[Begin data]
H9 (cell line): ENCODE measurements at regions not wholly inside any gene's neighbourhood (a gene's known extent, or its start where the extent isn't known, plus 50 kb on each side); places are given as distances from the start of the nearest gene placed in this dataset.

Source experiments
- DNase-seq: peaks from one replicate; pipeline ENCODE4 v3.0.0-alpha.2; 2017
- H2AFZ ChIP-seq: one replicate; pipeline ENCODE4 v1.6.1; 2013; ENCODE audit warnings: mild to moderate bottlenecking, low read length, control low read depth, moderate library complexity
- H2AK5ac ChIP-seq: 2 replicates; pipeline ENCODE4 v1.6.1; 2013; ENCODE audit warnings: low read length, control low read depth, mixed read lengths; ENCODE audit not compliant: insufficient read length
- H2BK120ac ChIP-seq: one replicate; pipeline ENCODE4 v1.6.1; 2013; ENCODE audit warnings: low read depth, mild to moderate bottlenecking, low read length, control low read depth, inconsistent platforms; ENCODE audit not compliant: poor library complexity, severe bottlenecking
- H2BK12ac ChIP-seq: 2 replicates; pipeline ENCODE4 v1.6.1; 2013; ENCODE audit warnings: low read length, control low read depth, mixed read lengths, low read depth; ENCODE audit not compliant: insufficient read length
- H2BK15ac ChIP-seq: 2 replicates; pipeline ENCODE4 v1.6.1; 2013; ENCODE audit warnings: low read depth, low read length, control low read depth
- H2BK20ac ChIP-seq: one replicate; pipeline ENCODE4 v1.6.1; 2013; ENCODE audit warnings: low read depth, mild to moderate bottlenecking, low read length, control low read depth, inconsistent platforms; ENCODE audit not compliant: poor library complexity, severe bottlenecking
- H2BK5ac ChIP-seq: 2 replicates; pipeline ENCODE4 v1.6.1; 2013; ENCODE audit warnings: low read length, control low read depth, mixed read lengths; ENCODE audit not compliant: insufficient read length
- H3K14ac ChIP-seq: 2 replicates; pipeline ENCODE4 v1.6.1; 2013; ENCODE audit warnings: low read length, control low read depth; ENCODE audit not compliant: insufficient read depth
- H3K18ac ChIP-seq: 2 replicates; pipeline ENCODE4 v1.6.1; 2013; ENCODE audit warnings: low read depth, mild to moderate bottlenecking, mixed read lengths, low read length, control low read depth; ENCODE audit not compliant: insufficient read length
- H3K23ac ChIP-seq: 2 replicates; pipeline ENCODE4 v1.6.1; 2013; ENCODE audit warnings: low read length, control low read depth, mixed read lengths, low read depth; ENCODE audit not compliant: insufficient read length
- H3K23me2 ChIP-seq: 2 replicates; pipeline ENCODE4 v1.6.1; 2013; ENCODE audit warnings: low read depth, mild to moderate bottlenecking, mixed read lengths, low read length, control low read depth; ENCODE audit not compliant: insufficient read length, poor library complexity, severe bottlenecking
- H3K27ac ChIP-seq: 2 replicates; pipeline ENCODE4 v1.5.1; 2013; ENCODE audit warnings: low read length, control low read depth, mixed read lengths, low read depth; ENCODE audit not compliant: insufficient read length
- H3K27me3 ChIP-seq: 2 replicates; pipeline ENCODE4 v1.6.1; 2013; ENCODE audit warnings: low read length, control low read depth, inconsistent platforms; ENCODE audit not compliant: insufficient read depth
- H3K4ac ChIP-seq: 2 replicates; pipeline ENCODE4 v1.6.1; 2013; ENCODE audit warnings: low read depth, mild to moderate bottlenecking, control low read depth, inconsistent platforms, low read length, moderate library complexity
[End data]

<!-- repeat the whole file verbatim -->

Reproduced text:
H9 (cell line): ENCODE measurements at regions not wholly inside any gene's neighbourhood (a gene's known extent, or its start where the extent isn't known, plus 50 kb on each side); places are given as distances from the start of the nearest gene placed in this dataset.

Source experiments
- DNase-seq: peaks from one replicate; pipeline ENCODE4 v3.0.0-alpha.2; 2017
- H2AFZ ChIP-seq: one replicate; pipeline ENCODE4 v1.6.1; 2013; ENCODE audit warnings: mild to moderate bottlenecking, low read length, control low read depth, moderate library complexity
- H2AK5ac ChIP-seq: 2 replicates; pipeline ENCODE4 v1.6.1; 2013; ENCODE audit warnings: low read length, control low read depth, mixed read lengths; ENCODE audit not compliant: insufficient read length
- H2BK120ac ChIP-seq: one replicate; pipeline ENCODE4 v1.6.1; 2013; ENCODE audit warnings: low read depth, mild to moderate bottlenecking, low read length, control low read depth, inconsistent platforms; ENCODE audit not compliant: poor library complexity, severe bottlenecking
- H2BK12ac ChIP-seq: 2 replicates; pipeline ENCODE4 v1.6.1; 2013; ENCODE audit warnings: low read length, control low read depth, mixed read lengths, low read depth; ENCODE audit not compliant: insufficient read length
- H2BK15ac ChIP-seq: 2 replicates; pipeline ENCODE4 v1.6.1; 2013; ENCODE audit warnings: low read depth, low read length, control low read depth
- H2BK20ac ChIP-seq: one replicate; pipeline ENCODE4 v1.6.1; 2013; ENCODE audit warnings: low read depth, mild to moderate bottlenecking, low read length, control low read depth, inconsistent platforms; ENCODE audit not compliant: poor library complexity, severe bottlenecking
- H2BK5ac ChIP-seq: 2 replicates; pipeline ENCODE4 v1.6.1; 2013; ENCODE audit warnings: low read length, control low read depth, mixed read lengths; ENCODE audit not compliant: insufficient read length
- H3K14ac ChIP-seq: 2 replicates; pipeline ENCODE4 v1.6.1; 2013; ENCODE audit warnings: low read length, control low read depth; ENCODE audit not compliant: insufficient read depth
- H3K18ac ChIP-seq: 2 replicates; pipeline ENCODE4 v1.6.1; 2013; ENCODE audit warnings: low read depth, mild to moderate bottlenecking, mixed read lengths, low read length, control low read depth; ENCODE audit not compliant: insufficient read length
- H3K23ac ChIP-seq: 2 replicates; pipeline ENCODE4 v1.6.1; 2013; ENCODE audit warnings: low read length, control low read depth, mixed read lengths, low read depth; ENCODE audit not compliant: insufficient read length
- H3K23me2 ChIP-seq: 2 replicates; pipeline ENCODE4 v1.6.1; 2013; ENCODE audit warnings: low read depth, mild to moderate bottlenecking, mixed read lengths, low read length, control low read depth; ENCODE audit not compliant: insufficient read length, poor library complexity, severe bottlenecking
- H3K27ac ChIP-seq: 2 replicates; pipeline ENCODE4 v1.5.1; 2013; ENCODE audit warnings: low read length, control low read depth, mixed read lengths, low read depth; ENCODE audit not compliant: insufficient read length
- H3K27me3 ChIP-seq: 2 replicates; pipeline ENCODE4 v1.6.1; 2013; ENCODE audit warnings: low read length, control low read depth, inconsistent platforms; ENCODE audit not compliant: insufficient read depth
- H3K4ac ChIP-seq: 2 replicates; pipeline ENCODE4 v1.6.1; 2013; ENCODE audit warnings: low read depth, mild to moderate bottlenecking, control low read depth, inconsistent platforms, low read length, moderate library complexity